The Record - Issue 14: Autumn 2019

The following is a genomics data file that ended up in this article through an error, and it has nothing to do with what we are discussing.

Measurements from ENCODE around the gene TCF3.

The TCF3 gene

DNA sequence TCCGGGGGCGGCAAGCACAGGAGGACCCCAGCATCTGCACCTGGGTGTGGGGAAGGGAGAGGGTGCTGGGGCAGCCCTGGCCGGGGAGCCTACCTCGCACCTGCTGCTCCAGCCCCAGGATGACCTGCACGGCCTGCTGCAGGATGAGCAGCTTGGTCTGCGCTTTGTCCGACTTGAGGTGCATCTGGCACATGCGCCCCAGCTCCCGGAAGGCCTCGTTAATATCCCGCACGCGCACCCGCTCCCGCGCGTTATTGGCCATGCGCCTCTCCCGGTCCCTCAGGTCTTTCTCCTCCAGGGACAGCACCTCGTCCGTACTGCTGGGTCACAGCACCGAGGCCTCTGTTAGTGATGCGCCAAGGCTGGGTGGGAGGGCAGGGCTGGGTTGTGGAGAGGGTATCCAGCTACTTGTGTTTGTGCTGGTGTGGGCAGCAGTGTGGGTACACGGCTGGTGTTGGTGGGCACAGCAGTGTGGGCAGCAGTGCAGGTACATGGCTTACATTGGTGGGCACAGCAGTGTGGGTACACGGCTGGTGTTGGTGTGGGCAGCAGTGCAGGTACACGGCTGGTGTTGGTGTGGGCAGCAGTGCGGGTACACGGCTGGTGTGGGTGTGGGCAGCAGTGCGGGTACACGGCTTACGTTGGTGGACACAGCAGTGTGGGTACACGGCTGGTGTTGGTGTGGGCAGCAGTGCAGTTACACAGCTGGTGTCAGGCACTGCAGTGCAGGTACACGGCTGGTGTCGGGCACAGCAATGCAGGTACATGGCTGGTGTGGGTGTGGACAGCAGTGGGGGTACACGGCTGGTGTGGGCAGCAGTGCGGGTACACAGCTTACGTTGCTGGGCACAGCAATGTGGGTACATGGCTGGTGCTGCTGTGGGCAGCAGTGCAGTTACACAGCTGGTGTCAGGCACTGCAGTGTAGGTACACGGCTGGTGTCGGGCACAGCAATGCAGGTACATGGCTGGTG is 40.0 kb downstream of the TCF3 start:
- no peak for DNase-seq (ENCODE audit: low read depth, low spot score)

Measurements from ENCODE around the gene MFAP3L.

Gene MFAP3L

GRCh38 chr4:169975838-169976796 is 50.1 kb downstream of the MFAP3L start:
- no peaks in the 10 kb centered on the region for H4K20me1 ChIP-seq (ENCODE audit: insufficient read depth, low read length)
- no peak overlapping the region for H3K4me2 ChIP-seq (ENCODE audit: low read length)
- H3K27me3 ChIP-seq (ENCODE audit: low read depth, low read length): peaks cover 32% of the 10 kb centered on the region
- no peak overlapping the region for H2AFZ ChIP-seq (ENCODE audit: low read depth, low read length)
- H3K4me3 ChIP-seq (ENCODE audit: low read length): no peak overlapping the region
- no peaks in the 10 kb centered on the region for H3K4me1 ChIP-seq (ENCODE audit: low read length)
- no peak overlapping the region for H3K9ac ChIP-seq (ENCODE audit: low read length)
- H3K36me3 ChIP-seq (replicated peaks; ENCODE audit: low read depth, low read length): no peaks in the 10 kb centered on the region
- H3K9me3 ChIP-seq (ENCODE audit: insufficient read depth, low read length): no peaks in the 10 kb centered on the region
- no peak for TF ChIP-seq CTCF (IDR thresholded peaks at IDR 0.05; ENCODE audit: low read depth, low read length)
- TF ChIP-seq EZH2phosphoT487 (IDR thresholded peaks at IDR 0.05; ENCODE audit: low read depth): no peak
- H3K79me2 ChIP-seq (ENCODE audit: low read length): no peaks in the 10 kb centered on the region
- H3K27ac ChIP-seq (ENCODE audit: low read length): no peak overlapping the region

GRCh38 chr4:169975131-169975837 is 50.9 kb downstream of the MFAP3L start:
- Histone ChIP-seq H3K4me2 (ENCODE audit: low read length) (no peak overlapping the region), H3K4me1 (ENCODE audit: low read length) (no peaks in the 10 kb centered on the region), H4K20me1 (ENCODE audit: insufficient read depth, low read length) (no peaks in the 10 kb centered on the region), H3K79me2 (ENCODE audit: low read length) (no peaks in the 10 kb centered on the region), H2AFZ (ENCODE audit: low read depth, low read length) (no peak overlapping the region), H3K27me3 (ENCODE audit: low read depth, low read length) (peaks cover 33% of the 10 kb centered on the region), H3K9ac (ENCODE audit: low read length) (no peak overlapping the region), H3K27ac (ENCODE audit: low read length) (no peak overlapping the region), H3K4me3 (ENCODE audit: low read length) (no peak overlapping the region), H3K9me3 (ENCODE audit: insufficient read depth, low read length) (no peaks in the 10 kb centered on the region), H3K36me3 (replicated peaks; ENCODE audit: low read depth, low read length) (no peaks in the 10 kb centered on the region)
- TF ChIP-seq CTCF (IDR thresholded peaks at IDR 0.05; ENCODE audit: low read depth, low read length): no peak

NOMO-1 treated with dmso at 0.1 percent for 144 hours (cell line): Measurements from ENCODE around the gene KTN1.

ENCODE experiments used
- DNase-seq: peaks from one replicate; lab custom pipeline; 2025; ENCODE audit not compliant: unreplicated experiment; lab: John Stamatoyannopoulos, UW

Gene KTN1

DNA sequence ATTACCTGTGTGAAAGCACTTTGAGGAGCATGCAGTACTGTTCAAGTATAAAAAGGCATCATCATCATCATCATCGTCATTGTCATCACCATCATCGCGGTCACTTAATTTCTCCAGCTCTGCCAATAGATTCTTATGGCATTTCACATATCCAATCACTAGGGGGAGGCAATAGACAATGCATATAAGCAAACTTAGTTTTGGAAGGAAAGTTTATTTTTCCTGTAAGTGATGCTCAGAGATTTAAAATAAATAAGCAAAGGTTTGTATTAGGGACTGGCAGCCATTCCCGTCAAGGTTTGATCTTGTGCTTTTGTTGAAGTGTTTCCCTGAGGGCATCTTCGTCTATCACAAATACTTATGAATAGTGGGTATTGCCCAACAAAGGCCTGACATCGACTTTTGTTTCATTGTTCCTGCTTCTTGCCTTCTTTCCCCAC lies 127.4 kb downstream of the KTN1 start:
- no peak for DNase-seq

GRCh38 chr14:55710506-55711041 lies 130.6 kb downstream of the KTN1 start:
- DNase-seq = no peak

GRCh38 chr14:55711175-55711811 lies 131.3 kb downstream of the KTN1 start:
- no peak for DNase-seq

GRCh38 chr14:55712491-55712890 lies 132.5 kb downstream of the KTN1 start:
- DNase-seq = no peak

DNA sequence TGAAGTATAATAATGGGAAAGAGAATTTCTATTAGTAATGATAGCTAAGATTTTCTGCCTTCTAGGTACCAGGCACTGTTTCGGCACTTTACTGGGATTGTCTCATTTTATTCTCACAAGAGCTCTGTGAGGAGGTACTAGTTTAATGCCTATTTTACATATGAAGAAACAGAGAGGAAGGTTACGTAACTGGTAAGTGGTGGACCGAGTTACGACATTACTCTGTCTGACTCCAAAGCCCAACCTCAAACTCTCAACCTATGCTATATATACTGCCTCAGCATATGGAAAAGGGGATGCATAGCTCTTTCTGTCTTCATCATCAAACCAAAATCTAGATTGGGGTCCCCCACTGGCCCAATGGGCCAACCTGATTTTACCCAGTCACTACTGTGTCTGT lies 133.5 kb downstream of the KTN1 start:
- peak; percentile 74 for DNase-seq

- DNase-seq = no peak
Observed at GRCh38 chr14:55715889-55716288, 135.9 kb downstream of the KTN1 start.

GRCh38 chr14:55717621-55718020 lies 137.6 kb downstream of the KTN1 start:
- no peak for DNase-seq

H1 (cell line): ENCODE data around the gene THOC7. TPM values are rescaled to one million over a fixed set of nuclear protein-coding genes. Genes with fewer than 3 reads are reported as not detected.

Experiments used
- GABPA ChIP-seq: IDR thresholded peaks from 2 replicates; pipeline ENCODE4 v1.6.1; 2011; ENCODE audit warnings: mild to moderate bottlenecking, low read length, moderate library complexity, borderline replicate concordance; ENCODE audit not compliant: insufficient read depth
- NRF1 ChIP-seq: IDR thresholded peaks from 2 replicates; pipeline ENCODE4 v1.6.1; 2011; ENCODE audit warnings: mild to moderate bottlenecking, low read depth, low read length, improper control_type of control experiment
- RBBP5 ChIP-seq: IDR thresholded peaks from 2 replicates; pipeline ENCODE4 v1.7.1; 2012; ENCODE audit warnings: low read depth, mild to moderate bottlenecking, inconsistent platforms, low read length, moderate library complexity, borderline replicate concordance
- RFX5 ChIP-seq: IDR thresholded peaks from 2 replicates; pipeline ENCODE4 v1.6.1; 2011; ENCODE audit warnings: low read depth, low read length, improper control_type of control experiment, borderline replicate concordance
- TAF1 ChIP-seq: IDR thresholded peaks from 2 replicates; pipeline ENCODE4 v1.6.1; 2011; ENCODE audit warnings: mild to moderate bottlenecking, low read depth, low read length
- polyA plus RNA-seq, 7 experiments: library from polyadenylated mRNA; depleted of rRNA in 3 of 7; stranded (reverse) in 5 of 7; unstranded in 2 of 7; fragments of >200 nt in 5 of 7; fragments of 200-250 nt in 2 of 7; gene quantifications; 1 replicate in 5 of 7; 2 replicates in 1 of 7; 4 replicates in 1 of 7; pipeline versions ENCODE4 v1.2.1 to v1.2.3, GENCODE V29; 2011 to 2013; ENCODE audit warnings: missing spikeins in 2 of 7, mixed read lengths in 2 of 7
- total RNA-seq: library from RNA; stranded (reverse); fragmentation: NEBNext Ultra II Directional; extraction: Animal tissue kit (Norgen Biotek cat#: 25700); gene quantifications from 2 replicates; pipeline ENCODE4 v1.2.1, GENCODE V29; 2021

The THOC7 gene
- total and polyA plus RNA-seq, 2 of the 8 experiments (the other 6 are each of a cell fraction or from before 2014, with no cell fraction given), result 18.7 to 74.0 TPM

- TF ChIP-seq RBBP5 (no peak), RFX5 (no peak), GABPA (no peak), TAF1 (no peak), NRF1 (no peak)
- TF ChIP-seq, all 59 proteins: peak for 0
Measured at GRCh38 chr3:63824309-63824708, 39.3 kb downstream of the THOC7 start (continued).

120 www. t e c h n o l o g y r e c o r d . c om citizen services Transforming F E ATUR E W e are now well aware millennial and Generation Z have different expecta- tions to their parents. With globali- sation and the democratisation of knowledge, enabled by the internet and mobile devices, the average citizen is consuming services of all kinds in an entirely new way. From renewing your car tax from your phone and having a video chat with your doctor, we now expect to access healthcare, government and educational services in a simi- larly convenient way, and artificial intelligence (AI) is often the solution to providing it. However, the public sector is facing many chal- lenges in the pursuit of these new services. “Governmental organisations have to ask many questions in order to meet the demand of their citizens: how do we provide quality services as budgets keep shrinking?” says Kirk Arthur, senior director of worldwide government at Microsoft. “How do we address major societal problems such as aging workforces? How do we connect agencies while ensuring data is secure? And how do we keep our citizens, communities, and countries safe and protected? “While this juggling act can be exhausting and overwhelming, it also has the potential to be excit- ing. Government organisations have an ability like never before to do more with less, deeply con- nect with citizens in powerful ways and empower government employees to be more efficient.” According to Arthur, legacy and disparate IT systems are the main cause of issues in the gov- ernmental sector. “These agencies have to find a way to manage an overwhelming volume of data, but the multitude of disparate systems are com- pounding this problem,” he says. “Modern tech- nology can greatly enhance government services by connecting systems, providing rich analytical insights and streamlining efficiencies.” The other major IT challenge at the forefront of government is cybersecurity. “In maintaining antiquated computer systems, governments are spending vast amounts of time trying to secure them, which can ultimately expose sensitive information and put the systems at risk,” Arthur explains. “Leveraging modern technology, especially cloud computing and AI, provides governments with an opportunity to not only BY E L LY YAT E S - ROB E R T S Government organisations, education institutions and healthcare providers are increasingly recognising that, in order to meet the needs of citizens, they need to free themselves of incumbent technology and invest in modern solutions underpinned by artificial intelligence with AI

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